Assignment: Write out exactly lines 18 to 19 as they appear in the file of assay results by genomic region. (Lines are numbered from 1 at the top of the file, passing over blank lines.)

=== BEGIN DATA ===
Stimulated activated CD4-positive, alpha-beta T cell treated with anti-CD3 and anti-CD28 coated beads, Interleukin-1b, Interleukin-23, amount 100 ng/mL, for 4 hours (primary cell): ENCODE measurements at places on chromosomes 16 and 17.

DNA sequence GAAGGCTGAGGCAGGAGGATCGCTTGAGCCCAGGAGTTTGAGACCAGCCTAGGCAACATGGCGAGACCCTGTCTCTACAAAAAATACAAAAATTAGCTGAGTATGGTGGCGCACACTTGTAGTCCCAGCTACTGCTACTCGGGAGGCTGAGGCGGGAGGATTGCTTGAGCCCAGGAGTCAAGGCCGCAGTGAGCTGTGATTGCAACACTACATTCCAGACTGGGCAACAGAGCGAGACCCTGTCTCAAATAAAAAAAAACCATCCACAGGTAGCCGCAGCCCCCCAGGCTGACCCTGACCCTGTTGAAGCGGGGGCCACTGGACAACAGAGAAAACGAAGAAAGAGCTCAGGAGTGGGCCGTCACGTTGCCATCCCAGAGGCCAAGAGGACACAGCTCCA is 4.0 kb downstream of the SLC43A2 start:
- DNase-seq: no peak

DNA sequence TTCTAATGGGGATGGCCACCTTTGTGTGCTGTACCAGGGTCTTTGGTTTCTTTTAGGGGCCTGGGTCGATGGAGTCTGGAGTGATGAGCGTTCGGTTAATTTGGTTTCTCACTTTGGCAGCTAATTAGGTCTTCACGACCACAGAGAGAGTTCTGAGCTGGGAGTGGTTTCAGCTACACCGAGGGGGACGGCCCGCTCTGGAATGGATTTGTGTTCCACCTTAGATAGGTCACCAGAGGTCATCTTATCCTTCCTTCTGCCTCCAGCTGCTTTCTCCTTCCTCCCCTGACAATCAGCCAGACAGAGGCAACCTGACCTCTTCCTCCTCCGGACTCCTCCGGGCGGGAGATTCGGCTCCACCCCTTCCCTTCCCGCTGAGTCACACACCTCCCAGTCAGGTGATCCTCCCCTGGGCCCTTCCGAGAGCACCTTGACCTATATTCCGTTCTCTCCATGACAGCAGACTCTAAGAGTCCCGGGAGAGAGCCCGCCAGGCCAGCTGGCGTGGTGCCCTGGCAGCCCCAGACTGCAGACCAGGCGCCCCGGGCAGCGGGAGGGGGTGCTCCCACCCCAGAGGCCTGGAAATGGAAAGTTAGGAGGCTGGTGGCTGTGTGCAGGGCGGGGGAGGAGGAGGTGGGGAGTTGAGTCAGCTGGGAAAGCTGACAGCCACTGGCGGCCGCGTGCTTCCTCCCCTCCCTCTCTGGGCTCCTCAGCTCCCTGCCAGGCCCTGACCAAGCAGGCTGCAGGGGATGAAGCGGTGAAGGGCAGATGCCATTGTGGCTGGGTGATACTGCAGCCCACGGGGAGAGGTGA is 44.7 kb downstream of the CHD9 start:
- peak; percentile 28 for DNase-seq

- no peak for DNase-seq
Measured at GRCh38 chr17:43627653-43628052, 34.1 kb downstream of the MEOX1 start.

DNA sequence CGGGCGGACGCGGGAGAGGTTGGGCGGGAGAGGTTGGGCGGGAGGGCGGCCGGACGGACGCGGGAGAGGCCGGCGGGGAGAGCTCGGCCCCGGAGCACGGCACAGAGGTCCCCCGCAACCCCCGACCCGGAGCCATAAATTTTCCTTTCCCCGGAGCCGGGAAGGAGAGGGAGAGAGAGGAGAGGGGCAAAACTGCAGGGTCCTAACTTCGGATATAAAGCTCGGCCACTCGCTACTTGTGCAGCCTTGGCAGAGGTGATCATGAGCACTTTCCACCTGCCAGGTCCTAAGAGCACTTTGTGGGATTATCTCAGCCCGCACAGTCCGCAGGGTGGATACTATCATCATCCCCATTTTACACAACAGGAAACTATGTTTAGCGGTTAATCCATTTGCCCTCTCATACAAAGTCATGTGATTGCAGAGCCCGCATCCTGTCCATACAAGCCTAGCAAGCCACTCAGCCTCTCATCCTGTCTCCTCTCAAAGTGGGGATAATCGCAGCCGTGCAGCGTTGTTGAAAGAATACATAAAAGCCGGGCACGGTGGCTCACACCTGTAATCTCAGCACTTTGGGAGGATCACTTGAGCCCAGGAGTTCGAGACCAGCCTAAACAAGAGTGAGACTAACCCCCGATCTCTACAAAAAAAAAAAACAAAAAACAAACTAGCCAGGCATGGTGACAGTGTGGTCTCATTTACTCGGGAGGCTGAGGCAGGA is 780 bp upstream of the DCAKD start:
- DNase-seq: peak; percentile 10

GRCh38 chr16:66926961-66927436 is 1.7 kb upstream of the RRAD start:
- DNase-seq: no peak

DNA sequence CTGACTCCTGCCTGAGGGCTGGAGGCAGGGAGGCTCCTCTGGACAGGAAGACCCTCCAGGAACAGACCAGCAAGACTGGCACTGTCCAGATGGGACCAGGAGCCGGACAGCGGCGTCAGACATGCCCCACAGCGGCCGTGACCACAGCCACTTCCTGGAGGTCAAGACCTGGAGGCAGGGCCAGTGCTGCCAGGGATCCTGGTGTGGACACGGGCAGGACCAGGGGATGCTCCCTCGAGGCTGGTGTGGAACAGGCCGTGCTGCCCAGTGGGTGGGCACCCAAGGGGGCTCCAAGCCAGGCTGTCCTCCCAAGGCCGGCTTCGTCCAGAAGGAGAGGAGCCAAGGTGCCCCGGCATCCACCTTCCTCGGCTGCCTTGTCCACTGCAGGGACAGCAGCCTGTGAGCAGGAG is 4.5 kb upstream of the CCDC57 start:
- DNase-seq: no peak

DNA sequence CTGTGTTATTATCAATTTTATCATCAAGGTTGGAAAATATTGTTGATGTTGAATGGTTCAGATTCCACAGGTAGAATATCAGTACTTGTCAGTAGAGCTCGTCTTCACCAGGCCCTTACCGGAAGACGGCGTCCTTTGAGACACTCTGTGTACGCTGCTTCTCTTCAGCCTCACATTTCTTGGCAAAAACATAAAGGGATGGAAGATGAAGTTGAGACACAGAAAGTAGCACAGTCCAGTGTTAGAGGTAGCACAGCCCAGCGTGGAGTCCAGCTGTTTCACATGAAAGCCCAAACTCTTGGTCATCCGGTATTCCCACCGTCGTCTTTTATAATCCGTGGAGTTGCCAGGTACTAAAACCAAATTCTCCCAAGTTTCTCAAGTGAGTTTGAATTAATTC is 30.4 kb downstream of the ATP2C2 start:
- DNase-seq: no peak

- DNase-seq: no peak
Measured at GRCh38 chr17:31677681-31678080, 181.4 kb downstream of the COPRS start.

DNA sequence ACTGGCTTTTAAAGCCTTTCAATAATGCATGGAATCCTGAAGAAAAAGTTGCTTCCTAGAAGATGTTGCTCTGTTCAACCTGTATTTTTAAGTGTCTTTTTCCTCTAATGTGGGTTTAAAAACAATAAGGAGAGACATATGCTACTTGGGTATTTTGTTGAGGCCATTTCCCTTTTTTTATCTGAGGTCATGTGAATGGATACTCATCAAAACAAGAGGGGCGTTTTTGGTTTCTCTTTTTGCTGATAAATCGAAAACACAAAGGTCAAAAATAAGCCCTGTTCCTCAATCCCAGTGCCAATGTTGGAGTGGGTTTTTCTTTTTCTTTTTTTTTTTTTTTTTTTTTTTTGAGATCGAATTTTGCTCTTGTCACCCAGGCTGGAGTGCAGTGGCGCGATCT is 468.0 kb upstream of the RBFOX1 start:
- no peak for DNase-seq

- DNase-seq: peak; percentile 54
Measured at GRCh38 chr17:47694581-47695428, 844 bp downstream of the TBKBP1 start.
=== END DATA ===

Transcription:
DNA sequence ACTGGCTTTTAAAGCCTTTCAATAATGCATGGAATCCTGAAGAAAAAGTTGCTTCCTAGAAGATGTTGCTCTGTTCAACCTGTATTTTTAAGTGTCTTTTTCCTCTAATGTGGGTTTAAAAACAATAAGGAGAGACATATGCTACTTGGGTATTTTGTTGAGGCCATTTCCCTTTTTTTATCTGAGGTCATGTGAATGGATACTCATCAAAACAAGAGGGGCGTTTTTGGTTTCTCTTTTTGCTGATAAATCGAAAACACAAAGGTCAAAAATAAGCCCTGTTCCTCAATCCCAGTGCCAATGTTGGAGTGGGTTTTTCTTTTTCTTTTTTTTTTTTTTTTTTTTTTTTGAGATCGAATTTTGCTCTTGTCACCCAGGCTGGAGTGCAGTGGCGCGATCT is 468.0 kb upstream of the RBFOX1 start:
- no peak for DNase-seq